David Brion Davis is Sterling Professor of History Emeritus at Yale University and former director of Yale's Gilder Lehrman Center for the Study of Slavery, Resistance, and Abolition. He is the author of award-winning works that include The Problem of Slavery in Western Culture, for which he won a Pulitzer Prize in 1967, and The Problem of Slavery in the Age of Revolution, for which he won the National Book Award and the Bancroft Prize in 1975. In the Image of God assembles many of his wide-ranging essays on the origins and enduring legacy of slavery and racism. In this lecture, Davis briefly discusses his own journey to his work studying slavery and addresses the broad outlines of his research: the universality of chattel slavery. He focuses as well on the "sexual honor" case of Celia, an enslaved woman in Missouri in the 1850s who killed the owner who took advantage of her.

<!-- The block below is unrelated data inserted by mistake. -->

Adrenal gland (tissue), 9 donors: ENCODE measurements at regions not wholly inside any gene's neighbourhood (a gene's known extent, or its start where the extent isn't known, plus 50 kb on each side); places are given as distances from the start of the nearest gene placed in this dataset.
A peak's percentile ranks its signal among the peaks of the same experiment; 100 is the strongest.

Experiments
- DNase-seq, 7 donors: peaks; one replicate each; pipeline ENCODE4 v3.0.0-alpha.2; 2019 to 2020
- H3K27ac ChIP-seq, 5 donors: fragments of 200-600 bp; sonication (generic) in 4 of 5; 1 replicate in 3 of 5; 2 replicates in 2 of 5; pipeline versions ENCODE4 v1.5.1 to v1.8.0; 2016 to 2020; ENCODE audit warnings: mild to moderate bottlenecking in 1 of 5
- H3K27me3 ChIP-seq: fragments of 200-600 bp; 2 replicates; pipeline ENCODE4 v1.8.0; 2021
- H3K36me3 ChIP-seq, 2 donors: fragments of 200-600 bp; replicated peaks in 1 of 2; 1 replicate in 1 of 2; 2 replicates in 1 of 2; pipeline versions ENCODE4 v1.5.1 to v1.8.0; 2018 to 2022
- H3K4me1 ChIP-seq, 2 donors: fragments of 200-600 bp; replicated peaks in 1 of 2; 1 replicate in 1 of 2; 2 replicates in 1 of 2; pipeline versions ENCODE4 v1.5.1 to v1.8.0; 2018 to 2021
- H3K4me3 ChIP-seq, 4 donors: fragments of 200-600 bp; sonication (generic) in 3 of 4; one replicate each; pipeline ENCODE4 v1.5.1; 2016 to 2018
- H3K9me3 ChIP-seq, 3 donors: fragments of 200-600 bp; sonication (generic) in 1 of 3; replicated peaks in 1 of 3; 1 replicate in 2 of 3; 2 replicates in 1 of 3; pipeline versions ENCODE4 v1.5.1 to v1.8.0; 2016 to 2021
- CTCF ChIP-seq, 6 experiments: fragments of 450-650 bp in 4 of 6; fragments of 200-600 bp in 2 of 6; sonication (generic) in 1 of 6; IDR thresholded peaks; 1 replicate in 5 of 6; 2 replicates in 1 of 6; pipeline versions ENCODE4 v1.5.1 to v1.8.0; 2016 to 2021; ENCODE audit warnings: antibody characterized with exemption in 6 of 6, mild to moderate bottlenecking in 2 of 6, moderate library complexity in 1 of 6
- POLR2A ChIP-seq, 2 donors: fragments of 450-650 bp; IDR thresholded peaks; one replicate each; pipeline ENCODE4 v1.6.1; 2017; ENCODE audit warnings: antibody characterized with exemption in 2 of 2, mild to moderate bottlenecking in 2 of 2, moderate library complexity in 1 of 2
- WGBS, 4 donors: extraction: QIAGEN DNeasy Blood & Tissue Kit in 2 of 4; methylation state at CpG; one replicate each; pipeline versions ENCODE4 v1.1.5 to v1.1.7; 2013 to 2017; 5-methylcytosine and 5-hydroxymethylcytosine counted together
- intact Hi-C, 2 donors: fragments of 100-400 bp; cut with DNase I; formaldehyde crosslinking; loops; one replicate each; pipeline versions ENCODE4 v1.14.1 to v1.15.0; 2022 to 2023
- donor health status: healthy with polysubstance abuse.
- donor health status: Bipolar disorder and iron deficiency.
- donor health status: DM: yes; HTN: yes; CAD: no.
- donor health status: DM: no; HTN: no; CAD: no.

Columbia University professor Christopher Brown, author of Moral Capital: Foundations of British Abolitionism (2006), examines the rise of anti-slavery thought during the Revolutionary era. Focusing on the often contrasting motivations behind the anti-slavery rhetoric of the British and the Americans, Brown pointedly illustrates how the anti-slavery movement was a global phenomenon that emerged from a wide variety of ideologies.